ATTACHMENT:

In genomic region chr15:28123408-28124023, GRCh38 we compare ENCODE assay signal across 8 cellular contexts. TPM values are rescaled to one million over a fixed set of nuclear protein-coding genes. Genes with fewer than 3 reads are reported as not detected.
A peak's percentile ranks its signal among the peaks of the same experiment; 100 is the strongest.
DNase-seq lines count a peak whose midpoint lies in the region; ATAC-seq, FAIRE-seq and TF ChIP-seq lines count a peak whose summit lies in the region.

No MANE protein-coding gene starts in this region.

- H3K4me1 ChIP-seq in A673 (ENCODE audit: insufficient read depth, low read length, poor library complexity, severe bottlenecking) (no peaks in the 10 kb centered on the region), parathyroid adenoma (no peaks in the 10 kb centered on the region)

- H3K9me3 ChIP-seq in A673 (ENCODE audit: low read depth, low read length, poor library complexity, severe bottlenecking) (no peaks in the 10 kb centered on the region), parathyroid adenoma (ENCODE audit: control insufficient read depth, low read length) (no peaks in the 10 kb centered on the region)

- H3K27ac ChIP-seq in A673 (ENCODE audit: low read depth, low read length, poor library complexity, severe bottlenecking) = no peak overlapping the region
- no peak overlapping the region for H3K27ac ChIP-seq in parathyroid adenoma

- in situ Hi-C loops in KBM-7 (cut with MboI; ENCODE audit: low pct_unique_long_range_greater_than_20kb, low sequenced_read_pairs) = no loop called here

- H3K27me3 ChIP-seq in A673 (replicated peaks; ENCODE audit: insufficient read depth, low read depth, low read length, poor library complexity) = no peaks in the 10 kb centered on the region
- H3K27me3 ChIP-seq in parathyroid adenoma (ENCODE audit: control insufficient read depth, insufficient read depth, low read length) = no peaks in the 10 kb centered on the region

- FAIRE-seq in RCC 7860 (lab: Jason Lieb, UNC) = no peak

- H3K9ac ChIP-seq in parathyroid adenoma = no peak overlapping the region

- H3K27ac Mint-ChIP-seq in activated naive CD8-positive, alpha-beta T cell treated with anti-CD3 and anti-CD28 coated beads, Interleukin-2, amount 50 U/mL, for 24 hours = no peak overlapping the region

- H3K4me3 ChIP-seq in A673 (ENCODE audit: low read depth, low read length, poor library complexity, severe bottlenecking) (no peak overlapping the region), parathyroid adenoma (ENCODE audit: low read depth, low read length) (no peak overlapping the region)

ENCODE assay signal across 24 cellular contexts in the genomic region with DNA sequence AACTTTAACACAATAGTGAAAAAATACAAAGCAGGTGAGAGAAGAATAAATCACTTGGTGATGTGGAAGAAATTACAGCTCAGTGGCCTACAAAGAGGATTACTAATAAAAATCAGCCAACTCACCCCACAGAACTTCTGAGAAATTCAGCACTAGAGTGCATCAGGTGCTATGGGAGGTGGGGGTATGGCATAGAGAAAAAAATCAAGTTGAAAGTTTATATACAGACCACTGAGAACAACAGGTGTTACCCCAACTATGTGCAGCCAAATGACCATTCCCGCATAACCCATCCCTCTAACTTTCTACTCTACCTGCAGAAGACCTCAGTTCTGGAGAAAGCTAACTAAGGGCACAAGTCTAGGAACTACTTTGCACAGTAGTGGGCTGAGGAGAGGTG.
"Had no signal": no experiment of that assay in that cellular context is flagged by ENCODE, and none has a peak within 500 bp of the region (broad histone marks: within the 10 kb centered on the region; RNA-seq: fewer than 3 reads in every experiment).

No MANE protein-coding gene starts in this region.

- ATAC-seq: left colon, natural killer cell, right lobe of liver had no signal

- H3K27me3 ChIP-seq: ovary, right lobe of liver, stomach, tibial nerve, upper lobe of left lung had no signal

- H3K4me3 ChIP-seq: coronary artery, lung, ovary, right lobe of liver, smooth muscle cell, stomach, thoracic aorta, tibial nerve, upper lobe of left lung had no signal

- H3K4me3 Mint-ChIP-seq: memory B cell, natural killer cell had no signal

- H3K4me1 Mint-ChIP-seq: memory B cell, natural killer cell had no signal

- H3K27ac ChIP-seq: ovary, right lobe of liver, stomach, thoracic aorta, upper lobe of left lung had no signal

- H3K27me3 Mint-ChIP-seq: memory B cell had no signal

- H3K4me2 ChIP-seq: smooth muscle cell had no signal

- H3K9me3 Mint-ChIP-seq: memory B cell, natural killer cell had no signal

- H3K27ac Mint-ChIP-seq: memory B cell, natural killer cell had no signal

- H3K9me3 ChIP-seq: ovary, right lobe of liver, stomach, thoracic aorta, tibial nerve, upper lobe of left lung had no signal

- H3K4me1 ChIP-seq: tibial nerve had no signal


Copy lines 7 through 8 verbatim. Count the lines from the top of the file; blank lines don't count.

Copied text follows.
- H3K27ac ChIP-seq in A673 (ENCODE audit: low read depth, low read length, poor library complexity, severe bottlenecking) = no peak overlapping the region
- no peak overlapping the region for H3K27ac ChIP-seq in parathyroid adenoma